If you’re patient enough to wait until you have enough, succulent wreaths or succulent mosaics are fantastic ways to grow them to show off their many colours and forms. Jovibarba are gorgeous planted in a trough garden which suits their preference for excellent drainage.

Good jovibarba care does include thinning out richer soils to make them more suitable before planting. Adding pumice stones or perlite to the mix can help reduce the risk of root rot and other common problems. You can also mix in sand or other fillers to improve drainage and reduce the risk of root rot. 

You don’t want to use a richer potting soil for Jovibarba or any succulent species. These plants have evolved to grow in harsh climates and soil that isn’t suitable for other species. So they can actually be damaged by richer soil, too much fertilizer, and many of the growing conditions that leafy green plants prefer.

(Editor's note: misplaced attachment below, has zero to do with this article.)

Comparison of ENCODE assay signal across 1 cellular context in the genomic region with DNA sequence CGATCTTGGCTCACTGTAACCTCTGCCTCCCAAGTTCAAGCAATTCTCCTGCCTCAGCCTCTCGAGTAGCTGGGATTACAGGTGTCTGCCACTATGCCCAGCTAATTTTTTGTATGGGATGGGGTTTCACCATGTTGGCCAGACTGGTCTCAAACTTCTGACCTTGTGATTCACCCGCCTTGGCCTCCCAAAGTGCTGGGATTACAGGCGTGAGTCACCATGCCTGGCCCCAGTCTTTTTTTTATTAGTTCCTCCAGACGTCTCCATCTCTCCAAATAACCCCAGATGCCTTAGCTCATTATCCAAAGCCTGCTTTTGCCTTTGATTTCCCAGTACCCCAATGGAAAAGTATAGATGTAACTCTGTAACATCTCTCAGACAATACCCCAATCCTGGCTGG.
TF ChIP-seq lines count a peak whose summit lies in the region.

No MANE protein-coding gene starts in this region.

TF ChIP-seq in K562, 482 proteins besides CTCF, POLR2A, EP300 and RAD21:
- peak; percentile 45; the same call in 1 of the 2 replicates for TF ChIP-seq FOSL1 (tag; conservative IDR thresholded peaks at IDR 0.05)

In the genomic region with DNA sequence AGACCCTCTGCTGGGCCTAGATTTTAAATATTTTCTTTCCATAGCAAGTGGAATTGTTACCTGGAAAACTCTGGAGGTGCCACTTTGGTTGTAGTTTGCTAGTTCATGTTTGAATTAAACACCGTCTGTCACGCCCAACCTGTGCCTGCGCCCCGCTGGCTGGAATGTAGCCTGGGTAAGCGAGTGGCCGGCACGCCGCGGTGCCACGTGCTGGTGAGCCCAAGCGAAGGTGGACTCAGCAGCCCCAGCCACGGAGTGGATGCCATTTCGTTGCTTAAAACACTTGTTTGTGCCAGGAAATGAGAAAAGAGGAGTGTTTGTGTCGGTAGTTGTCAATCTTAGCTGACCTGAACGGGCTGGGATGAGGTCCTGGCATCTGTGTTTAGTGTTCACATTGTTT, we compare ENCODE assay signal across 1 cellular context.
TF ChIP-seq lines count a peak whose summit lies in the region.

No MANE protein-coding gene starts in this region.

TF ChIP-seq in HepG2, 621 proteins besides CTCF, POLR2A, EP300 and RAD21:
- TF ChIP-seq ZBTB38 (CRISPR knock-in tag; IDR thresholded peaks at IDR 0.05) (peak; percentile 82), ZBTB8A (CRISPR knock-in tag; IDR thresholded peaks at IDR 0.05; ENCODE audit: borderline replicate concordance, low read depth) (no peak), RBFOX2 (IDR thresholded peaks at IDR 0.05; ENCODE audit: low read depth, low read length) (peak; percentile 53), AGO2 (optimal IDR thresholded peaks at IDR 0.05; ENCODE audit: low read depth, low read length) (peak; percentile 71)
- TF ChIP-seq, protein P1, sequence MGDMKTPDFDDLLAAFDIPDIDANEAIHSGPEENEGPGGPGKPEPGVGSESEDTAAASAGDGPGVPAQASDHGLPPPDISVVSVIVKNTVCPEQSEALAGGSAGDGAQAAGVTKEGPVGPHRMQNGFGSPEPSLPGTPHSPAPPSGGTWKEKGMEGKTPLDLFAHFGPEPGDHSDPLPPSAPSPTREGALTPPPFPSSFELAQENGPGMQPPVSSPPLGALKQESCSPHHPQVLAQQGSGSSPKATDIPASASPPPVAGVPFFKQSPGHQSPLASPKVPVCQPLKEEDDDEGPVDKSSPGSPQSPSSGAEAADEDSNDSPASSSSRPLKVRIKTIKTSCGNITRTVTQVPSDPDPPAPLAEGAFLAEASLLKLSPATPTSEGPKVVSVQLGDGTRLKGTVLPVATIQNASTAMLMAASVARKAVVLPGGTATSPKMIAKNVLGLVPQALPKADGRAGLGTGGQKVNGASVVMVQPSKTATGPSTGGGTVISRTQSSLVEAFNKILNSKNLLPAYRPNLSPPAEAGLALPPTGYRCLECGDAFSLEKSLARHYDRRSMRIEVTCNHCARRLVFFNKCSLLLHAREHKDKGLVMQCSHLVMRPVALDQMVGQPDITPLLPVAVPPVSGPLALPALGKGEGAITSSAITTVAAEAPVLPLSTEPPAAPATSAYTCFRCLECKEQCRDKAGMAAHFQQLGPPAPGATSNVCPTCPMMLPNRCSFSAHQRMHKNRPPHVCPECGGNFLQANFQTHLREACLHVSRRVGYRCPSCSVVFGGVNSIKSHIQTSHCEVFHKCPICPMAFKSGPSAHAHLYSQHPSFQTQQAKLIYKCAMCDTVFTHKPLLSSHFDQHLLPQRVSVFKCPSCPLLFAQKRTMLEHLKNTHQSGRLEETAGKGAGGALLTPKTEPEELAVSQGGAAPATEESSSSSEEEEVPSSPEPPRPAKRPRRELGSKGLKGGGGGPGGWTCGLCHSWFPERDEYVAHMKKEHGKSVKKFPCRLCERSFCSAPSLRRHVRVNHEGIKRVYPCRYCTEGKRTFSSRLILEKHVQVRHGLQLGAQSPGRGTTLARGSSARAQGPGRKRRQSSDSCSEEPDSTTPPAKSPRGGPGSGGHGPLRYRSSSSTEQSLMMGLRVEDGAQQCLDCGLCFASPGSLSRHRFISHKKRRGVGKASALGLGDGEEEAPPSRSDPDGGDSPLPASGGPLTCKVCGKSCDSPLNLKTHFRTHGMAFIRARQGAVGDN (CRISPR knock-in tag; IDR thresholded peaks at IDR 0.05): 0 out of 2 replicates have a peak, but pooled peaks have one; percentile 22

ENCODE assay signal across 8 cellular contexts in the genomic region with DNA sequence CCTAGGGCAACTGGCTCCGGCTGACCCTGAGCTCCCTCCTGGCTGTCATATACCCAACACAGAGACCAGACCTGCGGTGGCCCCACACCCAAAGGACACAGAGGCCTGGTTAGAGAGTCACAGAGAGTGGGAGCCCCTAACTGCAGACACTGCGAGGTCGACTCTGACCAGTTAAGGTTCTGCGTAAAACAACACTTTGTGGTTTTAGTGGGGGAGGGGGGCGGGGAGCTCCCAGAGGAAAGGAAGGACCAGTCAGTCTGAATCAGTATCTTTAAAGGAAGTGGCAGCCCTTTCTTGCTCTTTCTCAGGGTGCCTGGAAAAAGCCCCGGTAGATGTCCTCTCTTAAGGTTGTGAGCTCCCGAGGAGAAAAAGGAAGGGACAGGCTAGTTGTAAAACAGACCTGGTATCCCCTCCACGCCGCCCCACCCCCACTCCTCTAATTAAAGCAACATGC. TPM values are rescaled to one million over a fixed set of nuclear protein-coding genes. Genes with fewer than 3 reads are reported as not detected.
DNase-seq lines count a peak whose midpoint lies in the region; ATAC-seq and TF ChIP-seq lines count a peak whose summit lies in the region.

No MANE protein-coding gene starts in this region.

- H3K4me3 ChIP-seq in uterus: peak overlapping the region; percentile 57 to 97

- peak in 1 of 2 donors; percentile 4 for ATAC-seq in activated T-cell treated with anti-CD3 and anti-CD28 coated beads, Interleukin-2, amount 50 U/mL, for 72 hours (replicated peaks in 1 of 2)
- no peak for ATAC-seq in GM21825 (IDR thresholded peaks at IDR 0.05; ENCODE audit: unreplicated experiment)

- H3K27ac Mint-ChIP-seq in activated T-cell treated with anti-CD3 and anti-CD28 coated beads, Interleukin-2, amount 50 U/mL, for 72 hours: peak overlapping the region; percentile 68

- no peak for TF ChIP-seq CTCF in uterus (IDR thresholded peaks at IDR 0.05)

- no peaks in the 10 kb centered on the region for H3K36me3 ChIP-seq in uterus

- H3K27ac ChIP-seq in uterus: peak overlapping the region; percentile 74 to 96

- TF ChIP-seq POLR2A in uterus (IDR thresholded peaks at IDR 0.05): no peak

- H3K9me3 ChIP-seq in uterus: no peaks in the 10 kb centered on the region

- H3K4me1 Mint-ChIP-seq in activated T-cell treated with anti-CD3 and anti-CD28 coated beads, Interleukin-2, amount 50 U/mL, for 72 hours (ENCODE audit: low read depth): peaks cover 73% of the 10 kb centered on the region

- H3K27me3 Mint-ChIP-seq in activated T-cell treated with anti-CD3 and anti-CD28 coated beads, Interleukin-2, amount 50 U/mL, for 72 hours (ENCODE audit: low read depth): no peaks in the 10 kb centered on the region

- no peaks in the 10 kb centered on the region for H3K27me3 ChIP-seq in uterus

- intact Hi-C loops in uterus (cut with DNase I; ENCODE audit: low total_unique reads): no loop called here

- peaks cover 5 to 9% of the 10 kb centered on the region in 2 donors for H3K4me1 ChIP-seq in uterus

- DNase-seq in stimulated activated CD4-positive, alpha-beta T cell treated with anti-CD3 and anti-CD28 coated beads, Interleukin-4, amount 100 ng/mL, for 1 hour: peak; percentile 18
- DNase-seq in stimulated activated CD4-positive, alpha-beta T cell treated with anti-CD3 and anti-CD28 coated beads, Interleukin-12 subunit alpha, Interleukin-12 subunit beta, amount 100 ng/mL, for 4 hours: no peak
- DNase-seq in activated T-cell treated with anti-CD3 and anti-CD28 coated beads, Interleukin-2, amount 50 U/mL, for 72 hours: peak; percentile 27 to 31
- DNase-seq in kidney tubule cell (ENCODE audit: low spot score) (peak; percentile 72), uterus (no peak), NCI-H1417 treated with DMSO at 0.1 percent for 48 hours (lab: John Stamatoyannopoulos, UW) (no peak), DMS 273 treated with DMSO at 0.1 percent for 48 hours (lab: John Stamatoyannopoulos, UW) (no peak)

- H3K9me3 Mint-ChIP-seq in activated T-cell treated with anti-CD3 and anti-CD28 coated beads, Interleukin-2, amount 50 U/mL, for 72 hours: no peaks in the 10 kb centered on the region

Jovibarba, along with other succulents in a wheelbarrow gives a fresh and cheeky look to your garden display and keeps these precious jewels up out of harms way.

I make succulent spheres, and Jovibarba globes to display these interesting and versatile succulents, as well as planting them in hypertufa pinch pots and other hypertufa creations. These plants are suitable for drier terrariums, and tolerate partial to full shade indoors relatively well. 

All these species are little known except to collectors, but I’d like to change that as I’m fascinated by the form and tenacity of these drought smart plants. Plus, the combination of greens, pale yellow, reds and other colors is particularly rewarding in your planters or rock gardens. 

Maybe you feel the same way and would like to grow some of these unusual, colourful and rare hardy succulents in your xeric garden. Or maybe you’re looking for a succulent that will readily spread to help cover bare patches in your garden and doesn’t need a lot of close care and attention. 

If you want to create a beautiful patch of succulent bliss, different varieties of these succulents do a great job! The only problem is that it can be difficult to find more than one or two varieties in most garden nurseries and supply stores.